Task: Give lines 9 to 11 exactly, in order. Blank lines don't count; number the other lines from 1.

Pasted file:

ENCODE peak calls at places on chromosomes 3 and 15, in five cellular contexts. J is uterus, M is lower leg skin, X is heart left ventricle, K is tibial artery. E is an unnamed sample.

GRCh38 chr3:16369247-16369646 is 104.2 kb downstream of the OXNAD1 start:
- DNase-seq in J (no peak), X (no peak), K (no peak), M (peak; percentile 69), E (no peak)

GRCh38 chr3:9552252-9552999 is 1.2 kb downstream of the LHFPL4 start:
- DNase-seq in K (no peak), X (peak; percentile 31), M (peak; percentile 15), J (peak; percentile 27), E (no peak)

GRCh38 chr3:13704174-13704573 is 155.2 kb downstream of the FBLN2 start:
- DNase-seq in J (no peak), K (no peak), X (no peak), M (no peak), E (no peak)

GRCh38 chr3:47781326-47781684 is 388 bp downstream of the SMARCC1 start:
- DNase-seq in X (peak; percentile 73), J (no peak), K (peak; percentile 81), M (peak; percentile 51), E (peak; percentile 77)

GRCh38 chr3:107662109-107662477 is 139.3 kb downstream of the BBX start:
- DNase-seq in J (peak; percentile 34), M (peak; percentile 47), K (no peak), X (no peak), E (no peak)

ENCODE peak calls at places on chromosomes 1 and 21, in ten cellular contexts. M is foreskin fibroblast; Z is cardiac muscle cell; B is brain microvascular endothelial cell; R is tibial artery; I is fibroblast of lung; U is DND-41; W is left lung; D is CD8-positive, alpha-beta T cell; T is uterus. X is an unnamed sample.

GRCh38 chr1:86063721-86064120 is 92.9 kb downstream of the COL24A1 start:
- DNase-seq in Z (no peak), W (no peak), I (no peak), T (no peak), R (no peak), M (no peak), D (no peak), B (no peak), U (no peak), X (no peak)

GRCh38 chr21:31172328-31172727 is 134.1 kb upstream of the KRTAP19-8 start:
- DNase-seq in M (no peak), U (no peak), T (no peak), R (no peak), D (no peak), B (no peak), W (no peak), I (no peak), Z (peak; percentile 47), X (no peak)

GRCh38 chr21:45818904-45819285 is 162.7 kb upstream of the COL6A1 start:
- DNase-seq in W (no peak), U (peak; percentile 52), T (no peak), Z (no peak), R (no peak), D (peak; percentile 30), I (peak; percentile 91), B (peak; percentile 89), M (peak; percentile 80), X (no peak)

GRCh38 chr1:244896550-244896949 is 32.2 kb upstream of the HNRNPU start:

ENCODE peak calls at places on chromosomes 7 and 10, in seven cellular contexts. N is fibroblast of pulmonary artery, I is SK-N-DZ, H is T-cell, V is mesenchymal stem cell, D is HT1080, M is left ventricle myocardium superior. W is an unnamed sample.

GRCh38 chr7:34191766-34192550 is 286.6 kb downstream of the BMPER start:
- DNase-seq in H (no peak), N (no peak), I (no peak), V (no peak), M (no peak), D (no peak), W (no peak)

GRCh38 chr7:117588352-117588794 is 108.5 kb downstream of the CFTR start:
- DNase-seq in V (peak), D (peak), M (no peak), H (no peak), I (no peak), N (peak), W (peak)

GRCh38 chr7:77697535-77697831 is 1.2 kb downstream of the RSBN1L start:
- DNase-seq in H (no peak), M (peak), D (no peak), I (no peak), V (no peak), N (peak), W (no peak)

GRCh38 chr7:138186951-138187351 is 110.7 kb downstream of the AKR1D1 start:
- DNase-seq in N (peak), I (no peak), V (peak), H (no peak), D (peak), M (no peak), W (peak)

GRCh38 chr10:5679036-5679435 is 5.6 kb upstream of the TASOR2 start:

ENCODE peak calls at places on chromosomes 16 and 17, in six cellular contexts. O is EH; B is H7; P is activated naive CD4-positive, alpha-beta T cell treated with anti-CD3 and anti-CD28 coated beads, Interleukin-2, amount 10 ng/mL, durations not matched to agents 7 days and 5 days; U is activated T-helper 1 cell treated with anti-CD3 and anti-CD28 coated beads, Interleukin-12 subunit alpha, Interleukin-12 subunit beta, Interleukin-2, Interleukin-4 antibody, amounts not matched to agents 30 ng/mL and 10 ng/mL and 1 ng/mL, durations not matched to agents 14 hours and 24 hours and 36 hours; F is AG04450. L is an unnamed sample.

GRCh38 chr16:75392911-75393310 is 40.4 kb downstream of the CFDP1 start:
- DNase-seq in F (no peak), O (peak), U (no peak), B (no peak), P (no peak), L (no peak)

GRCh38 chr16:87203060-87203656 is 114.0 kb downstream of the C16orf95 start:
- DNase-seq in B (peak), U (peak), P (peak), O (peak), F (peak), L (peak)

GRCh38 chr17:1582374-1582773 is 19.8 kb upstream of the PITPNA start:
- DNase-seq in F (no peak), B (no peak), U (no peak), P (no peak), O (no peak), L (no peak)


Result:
- DNase-seq in X (peak; percentile 73), J (no peak), K (peak; percentile 81), M (peak; percentile 51), E (peak; percentile 77)

GRCh38 chr3:107662109-107662477 is 139.3 kb downstream of the BBX start:
- DNase-seq in J (peak; percentile 34), M (peak; percentile 47), K (no peak), X (no peak), E (no peak)